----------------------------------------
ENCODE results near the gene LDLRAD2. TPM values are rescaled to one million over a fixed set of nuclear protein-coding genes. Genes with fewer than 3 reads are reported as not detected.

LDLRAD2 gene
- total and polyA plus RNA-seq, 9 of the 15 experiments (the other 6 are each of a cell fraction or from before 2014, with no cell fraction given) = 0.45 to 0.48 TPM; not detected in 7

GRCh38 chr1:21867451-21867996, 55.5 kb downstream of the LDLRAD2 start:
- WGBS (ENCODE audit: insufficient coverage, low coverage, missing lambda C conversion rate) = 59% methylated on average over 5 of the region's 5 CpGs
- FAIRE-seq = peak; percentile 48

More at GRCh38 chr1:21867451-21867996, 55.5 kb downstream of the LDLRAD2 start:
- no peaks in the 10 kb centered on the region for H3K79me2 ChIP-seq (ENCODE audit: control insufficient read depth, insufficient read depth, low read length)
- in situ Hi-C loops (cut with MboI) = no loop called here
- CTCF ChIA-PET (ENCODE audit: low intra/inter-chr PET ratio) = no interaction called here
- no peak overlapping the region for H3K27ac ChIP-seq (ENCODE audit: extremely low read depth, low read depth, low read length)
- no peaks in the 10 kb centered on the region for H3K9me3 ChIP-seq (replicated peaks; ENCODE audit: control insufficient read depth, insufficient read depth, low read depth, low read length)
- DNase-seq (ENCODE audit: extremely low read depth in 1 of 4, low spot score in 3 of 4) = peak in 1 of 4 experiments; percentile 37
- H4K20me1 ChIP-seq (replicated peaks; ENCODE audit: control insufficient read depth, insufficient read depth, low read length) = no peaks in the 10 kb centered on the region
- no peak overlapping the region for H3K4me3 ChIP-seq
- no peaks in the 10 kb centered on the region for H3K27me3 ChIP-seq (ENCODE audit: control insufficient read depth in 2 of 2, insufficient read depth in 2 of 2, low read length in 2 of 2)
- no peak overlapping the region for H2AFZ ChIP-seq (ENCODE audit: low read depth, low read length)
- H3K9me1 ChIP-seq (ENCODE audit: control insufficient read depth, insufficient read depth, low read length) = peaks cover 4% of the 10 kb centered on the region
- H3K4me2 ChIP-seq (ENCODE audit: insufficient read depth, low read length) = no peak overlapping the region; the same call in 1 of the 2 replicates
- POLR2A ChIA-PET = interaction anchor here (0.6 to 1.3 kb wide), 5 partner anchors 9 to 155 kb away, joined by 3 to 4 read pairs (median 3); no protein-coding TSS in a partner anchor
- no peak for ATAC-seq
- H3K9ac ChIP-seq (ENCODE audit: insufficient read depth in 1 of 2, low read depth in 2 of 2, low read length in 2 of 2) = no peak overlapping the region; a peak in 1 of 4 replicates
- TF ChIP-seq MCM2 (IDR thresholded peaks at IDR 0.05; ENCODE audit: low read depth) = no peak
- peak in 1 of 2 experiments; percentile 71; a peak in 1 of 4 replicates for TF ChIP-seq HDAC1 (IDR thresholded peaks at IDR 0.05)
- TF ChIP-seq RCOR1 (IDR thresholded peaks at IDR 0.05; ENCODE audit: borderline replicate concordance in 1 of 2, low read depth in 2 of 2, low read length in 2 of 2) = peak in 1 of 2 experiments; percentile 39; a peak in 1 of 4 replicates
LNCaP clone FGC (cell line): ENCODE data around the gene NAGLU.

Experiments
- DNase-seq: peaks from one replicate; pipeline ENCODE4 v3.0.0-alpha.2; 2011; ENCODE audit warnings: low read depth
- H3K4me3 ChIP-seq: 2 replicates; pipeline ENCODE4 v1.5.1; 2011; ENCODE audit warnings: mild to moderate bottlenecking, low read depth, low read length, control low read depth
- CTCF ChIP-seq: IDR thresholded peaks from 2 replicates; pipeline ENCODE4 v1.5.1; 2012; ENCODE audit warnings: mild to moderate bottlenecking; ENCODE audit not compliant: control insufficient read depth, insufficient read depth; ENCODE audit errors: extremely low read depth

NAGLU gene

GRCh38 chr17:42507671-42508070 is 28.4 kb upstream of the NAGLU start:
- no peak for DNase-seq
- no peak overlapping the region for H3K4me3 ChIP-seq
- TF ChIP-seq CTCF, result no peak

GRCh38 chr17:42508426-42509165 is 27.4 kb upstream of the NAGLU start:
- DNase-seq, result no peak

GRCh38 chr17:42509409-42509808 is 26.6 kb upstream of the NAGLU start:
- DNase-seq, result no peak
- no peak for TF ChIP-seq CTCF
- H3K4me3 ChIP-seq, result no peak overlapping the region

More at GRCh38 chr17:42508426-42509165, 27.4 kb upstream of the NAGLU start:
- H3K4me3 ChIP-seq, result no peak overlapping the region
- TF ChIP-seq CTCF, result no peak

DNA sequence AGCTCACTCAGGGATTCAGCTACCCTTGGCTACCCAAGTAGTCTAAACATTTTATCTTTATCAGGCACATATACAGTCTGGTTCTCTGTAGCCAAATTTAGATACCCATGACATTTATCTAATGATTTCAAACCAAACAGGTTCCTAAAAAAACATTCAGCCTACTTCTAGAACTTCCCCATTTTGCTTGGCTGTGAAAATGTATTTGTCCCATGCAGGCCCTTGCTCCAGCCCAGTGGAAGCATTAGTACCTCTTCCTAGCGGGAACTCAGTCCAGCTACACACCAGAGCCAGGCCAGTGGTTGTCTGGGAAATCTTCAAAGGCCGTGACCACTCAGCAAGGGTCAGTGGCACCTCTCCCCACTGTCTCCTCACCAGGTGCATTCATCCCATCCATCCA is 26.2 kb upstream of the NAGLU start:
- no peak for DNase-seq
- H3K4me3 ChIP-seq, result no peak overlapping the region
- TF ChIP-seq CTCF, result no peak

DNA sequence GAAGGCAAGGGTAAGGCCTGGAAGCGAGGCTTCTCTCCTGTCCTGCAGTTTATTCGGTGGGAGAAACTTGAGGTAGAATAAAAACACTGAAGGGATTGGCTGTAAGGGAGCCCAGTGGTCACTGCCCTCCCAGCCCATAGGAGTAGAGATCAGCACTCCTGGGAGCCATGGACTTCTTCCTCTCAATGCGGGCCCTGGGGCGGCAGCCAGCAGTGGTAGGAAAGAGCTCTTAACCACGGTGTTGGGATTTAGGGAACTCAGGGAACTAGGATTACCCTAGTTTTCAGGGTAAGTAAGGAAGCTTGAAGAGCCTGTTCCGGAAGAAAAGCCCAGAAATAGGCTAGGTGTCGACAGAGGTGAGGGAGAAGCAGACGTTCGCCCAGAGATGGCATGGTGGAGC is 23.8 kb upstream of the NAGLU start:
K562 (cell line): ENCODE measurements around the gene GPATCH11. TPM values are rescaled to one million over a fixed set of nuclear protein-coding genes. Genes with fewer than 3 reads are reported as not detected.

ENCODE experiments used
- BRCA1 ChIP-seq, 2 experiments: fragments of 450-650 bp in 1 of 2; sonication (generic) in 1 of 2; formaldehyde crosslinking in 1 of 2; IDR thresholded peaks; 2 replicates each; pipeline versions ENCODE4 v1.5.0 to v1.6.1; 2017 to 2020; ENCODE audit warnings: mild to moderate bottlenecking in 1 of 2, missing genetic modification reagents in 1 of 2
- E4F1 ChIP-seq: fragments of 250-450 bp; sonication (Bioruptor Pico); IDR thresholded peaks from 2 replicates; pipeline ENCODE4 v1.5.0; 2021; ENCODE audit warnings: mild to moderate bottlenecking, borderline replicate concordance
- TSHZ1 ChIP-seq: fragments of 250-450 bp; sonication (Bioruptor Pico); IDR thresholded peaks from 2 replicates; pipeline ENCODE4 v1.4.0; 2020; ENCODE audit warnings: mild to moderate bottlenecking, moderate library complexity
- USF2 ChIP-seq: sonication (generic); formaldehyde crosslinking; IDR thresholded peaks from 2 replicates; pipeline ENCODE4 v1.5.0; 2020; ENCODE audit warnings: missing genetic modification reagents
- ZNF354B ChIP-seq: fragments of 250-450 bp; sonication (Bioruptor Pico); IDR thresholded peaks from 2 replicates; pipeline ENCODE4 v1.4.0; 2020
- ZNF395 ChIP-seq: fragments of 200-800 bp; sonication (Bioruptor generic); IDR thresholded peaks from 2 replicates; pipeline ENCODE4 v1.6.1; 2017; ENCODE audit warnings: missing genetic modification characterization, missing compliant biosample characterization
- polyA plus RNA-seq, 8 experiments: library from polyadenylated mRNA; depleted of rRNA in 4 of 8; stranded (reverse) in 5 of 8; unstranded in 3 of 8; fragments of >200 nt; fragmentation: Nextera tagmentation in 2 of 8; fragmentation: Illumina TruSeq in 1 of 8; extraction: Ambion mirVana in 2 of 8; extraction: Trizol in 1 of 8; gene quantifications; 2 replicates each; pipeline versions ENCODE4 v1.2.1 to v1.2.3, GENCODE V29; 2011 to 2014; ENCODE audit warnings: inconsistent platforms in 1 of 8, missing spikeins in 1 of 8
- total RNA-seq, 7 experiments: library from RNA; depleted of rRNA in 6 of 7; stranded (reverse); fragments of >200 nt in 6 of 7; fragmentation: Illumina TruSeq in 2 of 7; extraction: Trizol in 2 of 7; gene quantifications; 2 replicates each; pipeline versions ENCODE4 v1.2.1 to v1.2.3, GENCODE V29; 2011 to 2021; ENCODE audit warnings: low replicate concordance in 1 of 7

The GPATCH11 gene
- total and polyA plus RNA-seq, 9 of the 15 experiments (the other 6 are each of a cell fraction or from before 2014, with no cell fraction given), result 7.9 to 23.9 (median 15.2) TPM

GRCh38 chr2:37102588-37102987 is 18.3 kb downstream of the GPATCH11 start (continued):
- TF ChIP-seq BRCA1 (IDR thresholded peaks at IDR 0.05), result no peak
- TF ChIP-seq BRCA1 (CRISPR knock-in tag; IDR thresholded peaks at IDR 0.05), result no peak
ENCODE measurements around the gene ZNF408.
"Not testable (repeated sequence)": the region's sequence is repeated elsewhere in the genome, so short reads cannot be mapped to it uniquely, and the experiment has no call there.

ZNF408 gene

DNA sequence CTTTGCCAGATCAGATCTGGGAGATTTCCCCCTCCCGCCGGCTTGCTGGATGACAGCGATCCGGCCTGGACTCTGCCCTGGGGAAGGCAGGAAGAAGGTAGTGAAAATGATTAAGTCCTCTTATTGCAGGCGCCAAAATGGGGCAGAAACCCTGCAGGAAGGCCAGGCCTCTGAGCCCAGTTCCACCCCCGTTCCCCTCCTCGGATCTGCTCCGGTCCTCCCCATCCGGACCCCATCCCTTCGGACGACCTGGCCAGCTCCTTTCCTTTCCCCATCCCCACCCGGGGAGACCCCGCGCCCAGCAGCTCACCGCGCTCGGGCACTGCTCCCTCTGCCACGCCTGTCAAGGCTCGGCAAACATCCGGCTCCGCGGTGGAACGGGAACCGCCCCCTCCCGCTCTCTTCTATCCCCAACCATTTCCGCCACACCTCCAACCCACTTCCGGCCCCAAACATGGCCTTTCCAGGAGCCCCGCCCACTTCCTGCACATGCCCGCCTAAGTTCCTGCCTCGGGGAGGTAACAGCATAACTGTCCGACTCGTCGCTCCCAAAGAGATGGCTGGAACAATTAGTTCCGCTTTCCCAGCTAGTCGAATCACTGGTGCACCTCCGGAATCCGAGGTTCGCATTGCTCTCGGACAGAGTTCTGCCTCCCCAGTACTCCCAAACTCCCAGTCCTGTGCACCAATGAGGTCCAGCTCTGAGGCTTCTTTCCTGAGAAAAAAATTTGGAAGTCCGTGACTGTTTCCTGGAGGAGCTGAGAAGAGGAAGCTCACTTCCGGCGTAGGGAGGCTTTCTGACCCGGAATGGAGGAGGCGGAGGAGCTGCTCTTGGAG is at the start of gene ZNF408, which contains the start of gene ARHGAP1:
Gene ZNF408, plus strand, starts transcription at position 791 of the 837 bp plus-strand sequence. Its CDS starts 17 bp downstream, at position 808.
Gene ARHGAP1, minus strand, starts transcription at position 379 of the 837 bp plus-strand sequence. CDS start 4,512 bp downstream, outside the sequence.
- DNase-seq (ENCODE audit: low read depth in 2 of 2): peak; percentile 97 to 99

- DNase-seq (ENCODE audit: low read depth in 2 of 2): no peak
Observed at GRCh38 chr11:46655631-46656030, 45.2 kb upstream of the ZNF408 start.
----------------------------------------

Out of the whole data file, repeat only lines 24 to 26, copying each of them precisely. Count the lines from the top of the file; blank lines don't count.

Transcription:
- peak in 1 of 2 experiments; percentile 71; a peak in 1 of 4 replicates for TF ChIP-seq HDAC1 (IDR thresholded peaks at IDR 0.05)
- TF ChIP-seq RCOR1 (IDR thresholded peaks at IDR 0.05; ENCODE audit: borderline replicate concordance in 1 of 2, low read depth in 2 of 2, low read length in 2 of 2) = peak in 1 of 2 experiments; percentile 39; a peak in 1 of 4 replicates
LNCaP clone FGC (cell line): ENCODE data around the gene NAGLU.